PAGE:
A highlight from [Unedited] Michael Longley with Krista Tippett

Automatic TRANSCRIPT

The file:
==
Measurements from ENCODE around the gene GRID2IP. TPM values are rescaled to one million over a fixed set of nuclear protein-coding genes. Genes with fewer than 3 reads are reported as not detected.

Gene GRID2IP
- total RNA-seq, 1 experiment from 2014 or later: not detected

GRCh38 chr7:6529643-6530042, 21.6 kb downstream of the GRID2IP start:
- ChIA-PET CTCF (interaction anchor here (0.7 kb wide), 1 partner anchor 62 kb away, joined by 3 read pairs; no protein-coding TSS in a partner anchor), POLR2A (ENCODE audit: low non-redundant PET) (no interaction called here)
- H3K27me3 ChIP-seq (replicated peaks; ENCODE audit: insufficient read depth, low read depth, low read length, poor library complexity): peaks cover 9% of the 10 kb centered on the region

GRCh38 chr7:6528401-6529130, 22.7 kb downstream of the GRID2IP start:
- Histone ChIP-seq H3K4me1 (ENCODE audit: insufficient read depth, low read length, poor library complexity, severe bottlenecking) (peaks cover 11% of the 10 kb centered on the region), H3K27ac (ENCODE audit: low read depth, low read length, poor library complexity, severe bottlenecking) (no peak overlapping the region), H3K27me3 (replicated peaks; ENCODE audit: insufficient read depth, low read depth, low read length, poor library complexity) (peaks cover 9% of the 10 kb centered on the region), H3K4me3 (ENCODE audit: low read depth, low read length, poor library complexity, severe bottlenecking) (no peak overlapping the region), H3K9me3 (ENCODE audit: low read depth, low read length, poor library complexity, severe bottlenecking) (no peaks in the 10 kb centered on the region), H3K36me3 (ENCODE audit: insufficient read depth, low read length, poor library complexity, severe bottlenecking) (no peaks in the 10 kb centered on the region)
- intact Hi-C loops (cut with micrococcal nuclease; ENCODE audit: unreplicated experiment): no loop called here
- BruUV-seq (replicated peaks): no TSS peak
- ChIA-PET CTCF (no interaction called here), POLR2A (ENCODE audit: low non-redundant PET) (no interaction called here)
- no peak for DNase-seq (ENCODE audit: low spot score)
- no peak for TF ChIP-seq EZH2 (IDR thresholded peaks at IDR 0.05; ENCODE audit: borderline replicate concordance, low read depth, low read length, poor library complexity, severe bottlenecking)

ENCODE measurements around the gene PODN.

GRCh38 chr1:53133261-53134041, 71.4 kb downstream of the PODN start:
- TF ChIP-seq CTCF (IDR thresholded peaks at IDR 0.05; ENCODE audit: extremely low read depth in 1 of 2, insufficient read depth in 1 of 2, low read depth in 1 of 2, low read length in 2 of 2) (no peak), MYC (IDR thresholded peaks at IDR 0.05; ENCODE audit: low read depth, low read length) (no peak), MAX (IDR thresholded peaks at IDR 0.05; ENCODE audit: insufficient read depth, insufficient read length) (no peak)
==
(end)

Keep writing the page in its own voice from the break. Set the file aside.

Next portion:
Veterans new study. What does spirituality mean to us reveals. How spirituality informs our understanding of ourselves and each other and inspires us to take action for the common good explore. These findings and more at spirituality study got org. I'm krista tippett up next my unedited conversation with michael longley. There is as always a shorter produced version of this wherever you found this podcast. It's just it's so amazing. To be in belfast. We're so delighted to be here with corey. Mula when padre who's been a friend of the show Who's been actually on the show. And i will interview him again while i'm here and And and a friend of the show in many ways. And to be at the mac interviewing michael longley as great honor and i'm pretty daunted to interview you here in your city I i think. I should say just by way of introduction that i am going to be introducing you to a largely american audience and so i may go over some ground. That will be very familiar to people here and there may be some ground. We don't we don't tread on because we can't do it justice because of the complexity of it that the deep history of this place one thing i was really aware of as we were preparing to come here and i was preparing to speak with you. Is that this is a place that in recent memory has moved away from sectarianism however humanly and fitfully. That happens and we're at this moment where it feels like much of the rest of the world is drawing sectarianism so i may be s asking different kinds of questions than i would have asked you in a few months ago. Secunda seeking a different kind of wisdom. I believe that that that some of what you know here. The rest of us need to know and a piece of that is the importance of letting the voices of poets rise in the mist of tumult and be part of our way of finding our way back to the possibility of lived. Peace finding out what that can mean. So thank you so much for for being here for for accepting this invitation. My wife used to say the g. hoped northern ireland would become night the rest of the world and She now point site. The rest of the world's becoming as northern ireland used to be so this place has learned some very complicated lessons and some of our politicians make me believe in the possibility of redemption. And competitiveness was also was like or belfast. Was like ten years ago. The places on recognizable. And i'm proud. It's very incomplete and very imperfect but we're getting there So i am. I always begin my conversations. Whoever i'm speaking with whether they are a scientist or theologian inner poet by inquiring about the religious or spiritual background of someone's childhood and that kind of takes us right into the dynamics here and it's a question that i understand has a special intensity and layers of meaning for somebody who was born in a protestant household of english parents in south belfast. How would you start to reflect on that the religious or spiritual background of your childhood mother and father were english Which means that. I'm an anglophile. I'm unavoidable british But i was born on ireland on on an island called ireland and i. Mari saw him both those things on both british and irish. And about what the belfast. Peace agreement unloaded me to be freely. My parents were lisi. Agnostics and there was new. Religion was not part of my daily life as a child. When i was about sixteen. I had a rush of blood to the head and i got confirmed the anglican church by bishop elliott. I remember and that was when i was sixteen but That that kind of commitment has gradually faded and I would call myself a night. Nonstick called yourself a sentimental disbelieve over. A yes i envy people who have faith I when my wife had a fellowship in cambridge I used to visit her. And i went across the road every day of the week to send jones for even so and even so is a big part of my life culturally but in a way that religion. I'd take the religion. I i take the music and the words the more of this prob- At one of chris. Great gifts to the I that's what i take audits When we turn east and say that create. i'm afraid. I don't believe a word of it but when i think of of the spiritual background of one's childhood i think there's more to that than religion. I see how how much you have thought about and written about your your father's time as you say a boy soldier in the trenches of the great war and you've written that he when you were growing up he was he would scream in his sleep. He was having a traumatic memories. And to me that also feels like part of what would've colored your sense of of the world. It's morality safety. Will the mistrial of his survival when he joined up as a boy soldier in nineteen fourteen and he survived the end of the war whether the survivor rate was about three weeks at certain times. So that's That's a mystery to me that he survived in that i'm here I do believe in transcendental. I believe that poetry and art with either transcendental element doesn't really doesn't really exist for me But i'm completely outside any notion of firm organized religion on site they sentimentalist as you could say once to once every four or five years i am. I take communion. I'm in charge. And i remember in a beautiful swedish sunland We went to this lutheran trach. And it was a female pastor and she. She was a coming out Communion and i said to my wife. I said i'm going up and i went up tonight took to communion and i look deep into her and it was a deep experience Whether it was religious or not. I don't know and i don't really care and then we'd ending a new zealand. Port koffler adcock staying with us and she wanted. She's a believer. She wanted to pull it to our local church. Where i was baptized and confirmed salons balloon on ascension day and i took her there And she went. Up to take communion. I went with her and i believe in the poetry of it. You know but the the poetry. I would and I'm i'm interested in in jesus as a revolution report